Saturday, 1 October 2011


“The Times They Are a changing” a song by Bob Dylan released in 1964. In 1965 Dylan left the stage of the Newport festival where he was booed while playing electric guitar. The was a lot written in the music press about him being untrue to his roots in folk music when he incorporated electrical guitar, a major sin. (I should note there is an alternative explanation for the crowd reaction, It happened after the Emcee announced that there was only time for three songs from Dylan-Take your pick).
Our debate on the weather is similar, in that we feel cheated when we don’t have our summers when they should be, or at least when we want them.
If we listen to our inner self and some of our media commentators, it should be sunshine from April to the end of August. Trees should have a golden rustic hue in September, at least the leaves should.
Of course we also complain about this aspect of natures beauty being on the ground and posing some danger, particularly when it rains.
Snow is welcome on Christmas day and right through to March. That is until it happens and interrupts our travel.  The cheek of snow to close our airports, cause our bus’s to stop or go slow. In fact fall in areas where it has fallen for centuries before man arrived.
We fail to appreciate the beauty of our stark bare trees and bushes. The shapes, varied and many, revealed in winter, hidden all summer behind leaves and other foliage. Hidden in summer, nature plays a trick on us.                                                                                                           

Winter gives us the opportunity to admire nature at its barest. As we turn from summer to winter through the transitional month of September, we see nature turn its leaves slowly from green to a golden rustic red, as it sheds its clothes.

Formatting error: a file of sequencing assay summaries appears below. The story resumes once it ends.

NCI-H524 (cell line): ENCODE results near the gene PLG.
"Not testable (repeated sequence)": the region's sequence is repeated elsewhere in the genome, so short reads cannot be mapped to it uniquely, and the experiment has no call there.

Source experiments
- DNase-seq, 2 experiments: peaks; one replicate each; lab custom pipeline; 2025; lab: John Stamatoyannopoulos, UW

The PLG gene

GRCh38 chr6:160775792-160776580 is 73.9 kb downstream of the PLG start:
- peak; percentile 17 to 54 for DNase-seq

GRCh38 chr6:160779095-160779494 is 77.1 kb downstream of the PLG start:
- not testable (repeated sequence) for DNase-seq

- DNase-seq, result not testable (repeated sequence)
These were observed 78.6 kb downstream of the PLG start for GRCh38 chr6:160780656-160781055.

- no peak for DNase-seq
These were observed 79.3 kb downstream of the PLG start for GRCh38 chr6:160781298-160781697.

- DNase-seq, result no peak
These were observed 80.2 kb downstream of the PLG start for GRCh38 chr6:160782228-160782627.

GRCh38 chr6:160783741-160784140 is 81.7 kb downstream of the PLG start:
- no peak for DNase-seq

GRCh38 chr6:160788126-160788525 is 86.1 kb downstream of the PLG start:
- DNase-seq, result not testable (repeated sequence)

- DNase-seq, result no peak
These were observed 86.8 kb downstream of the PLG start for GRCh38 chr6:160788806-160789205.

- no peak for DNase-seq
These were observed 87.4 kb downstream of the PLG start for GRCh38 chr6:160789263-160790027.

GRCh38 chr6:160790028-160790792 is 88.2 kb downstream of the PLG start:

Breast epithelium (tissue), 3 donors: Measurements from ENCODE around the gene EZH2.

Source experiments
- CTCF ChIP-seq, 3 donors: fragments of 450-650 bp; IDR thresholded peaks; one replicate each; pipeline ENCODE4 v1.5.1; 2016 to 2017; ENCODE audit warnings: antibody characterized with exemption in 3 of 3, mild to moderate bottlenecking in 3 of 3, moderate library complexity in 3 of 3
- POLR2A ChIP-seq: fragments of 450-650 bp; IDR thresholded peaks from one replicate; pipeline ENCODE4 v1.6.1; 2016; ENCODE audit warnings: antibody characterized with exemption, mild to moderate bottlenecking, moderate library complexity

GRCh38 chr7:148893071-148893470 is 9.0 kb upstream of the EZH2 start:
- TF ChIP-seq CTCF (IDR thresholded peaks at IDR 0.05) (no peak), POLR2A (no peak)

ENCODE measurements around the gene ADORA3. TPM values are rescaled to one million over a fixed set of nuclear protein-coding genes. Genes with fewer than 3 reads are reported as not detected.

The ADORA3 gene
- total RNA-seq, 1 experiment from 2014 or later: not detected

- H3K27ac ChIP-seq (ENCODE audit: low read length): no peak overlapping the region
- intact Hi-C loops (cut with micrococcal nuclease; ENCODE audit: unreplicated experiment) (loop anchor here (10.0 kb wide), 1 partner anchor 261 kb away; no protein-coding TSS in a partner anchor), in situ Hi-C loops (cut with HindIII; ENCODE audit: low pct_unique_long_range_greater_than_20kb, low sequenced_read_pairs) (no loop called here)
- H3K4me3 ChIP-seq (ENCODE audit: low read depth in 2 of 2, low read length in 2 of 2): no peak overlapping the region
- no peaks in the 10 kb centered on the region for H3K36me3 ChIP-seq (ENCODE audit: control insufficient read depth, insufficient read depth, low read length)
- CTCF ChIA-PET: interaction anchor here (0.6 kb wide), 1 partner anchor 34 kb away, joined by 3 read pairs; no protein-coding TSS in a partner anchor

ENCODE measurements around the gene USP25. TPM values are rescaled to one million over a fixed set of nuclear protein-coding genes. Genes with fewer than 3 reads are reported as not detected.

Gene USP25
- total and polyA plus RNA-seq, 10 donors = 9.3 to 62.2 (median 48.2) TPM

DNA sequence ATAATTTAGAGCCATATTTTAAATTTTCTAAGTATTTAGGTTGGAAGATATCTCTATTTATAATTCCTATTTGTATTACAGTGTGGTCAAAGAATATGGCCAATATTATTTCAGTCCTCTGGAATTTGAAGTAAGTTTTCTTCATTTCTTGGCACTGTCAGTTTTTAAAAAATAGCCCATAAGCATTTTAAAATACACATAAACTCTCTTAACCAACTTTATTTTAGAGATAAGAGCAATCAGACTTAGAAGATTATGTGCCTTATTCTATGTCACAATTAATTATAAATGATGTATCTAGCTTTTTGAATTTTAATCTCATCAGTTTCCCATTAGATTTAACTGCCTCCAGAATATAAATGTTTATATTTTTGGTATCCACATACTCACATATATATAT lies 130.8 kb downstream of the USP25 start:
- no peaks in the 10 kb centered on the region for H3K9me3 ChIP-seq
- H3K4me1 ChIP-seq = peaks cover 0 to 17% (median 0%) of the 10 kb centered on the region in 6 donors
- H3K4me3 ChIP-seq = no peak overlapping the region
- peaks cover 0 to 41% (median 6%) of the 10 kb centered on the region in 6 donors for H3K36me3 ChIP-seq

A slow striptease promising us as much as our imagination can facilitate.
Trees are like natures bare bodies, with many curves and shapes, both sensual and ugly, often at the same time.
A bare tree against a frosty sky with its orange hue as a background to this barren shape, is one of nature’s gifts to the admiring and receptive mind.
Of course we need to slow down, give nature quality time and take in all it has to offer.
Often we have this naked growth covered with snow, dripping water against the greyness, only presented before or just after a presentation of this crystallised gift from Mother Nature.
It is interesting to note that in this week of our annual Indian summer, we are told that ‘The Salmon’ have reappeared in the Tolka River (Dublin, Ireland) after being missing for one hundred years.
Presumably, stating the obvious, if it has returned, it was there previously.
In a sense, this shows us how independent Mother Nature can be and no matter what we expect or our commentators demand, nature will do as nature does.
Could we learn from this?